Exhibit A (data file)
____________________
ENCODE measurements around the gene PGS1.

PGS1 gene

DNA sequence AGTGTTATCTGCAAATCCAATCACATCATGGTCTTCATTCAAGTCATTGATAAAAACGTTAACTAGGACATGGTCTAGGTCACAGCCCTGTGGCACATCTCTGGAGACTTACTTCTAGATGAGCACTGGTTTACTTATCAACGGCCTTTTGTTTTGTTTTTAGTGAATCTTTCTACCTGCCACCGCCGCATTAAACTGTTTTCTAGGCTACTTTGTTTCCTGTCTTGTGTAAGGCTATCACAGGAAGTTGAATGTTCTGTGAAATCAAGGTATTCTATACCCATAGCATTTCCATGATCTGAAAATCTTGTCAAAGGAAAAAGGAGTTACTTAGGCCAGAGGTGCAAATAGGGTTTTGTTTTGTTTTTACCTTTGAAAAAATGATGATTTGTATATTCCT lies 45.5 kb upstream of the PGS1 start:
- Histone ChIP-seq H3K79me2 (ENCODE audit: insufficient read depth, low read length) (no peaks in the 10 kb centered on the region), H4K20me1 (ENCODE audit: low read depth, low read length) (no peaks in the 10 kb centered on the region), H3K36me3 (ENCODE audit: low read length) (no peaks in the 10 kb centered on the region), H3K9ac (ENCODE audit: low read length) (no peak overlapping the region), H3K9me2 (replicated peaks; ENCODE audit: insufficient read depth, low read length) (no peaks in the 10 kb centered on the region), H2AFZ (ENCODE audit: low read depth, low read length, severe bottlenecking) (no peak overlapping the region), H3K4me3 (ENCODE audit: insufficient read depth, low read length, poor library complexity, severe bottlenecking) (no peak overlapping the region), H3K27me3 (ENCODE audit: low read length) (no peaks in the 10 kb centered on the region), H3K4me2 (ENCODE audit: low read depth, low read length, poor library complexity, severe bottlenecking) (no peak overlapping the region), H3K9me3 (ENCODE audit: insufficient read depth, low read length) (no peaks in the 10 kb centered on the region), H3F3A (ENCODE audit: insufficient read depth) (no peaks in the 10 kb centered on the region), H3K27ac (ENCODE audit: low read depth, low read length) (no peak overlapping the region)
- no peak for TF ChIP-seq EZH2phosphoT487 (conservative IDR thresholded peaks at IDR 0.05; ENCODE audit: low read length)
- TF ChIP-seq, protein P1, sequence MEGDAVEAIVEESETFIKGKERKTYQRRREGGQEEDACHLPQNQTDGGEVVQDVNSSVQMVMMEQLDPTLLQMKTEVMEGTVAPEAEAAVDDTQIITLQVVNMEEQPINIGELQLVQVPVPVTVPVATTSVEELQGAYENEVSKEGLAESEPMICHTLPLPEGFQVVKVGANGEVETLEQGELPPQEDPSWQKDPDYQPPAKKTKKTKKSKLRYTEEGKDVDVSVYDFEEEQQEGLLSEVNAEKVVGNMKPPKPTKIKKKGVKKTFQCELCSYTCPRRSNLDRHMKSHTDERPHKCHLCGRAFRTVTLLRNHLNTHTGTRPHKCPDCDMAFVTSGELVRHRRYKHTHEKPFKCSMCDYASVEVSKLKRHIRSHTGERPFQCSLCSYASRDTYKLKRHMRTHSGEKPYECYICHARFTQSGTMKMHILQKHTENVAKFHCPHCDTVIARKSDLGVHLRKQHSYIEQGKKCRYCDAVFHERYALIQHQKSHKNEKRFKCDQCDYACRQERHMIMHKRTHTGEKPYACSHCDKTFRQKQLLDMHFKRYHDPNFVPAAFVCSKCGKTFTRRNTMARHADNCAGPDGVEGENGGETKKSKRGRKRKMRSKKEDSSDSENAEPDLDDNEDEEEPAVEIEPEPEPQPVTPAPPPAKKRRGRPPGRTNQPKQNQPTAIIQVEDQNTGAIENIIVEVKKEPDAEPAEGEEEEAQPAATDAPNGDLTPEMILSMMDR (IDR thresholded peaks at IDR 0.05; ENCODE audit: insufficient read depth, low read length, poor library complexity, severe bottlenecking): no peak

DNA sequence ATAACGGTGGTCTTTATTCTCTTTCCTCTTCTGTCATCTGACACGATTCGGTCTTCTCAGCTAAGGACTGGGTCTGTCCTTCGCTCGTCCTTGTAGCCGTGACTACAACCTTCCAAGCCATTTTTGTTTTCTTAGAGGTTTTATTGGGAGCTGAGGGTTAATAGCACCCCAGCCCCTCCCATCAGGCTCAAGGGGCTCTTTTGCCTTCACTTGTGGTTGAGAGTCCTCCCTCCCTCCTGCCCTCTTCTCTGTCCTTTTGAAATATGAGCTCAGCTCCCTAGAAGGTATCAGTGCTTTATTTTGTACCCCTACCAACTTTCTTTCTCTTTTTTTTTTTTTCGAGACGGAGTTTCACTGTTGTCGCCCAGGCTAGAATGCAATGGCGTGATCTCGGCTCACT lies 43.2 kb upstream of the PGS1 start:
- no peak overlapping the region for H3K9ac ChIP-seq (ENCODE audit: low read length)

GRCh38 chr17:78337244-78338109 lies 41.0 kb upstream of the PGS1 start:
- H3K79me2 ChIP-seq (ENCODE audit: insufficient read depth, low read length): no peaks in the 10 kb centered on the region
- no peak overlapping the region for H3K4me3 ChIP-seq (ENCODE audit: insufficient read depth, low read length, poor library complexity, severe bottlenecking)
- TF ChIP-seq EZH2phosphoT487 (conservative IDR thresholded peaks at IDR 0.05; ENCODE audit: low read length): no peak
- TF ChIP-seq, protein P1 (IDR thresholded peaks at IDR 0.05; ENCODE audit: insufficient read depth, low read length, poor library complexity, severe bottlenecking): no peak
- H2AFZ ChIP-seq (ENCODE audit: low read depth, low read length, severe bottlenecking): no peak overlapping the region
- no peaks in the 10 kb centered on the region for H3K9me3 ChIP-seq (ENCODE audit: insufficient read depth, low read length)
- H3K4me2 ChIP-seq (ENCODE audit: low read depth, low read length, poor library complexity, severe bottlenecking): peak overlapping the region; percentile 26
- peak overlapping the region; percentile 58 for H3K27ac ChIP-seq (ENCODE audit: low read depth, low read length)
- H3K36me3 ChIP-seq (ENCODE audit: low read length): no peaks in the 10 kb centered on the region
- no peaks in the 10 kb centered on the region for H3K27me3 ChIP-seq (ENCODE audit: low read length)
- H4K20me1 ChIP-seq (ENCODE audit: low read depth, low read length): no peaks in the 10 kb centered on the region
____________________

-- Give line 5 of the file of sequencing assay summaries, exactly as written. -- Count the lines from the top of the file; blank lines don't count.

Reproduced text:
- no peak for TF ChIP-seq EZH2phosphoT487 (conservative IDR thresholded peaks at IDR 0.05; ENCODE audit: low read length)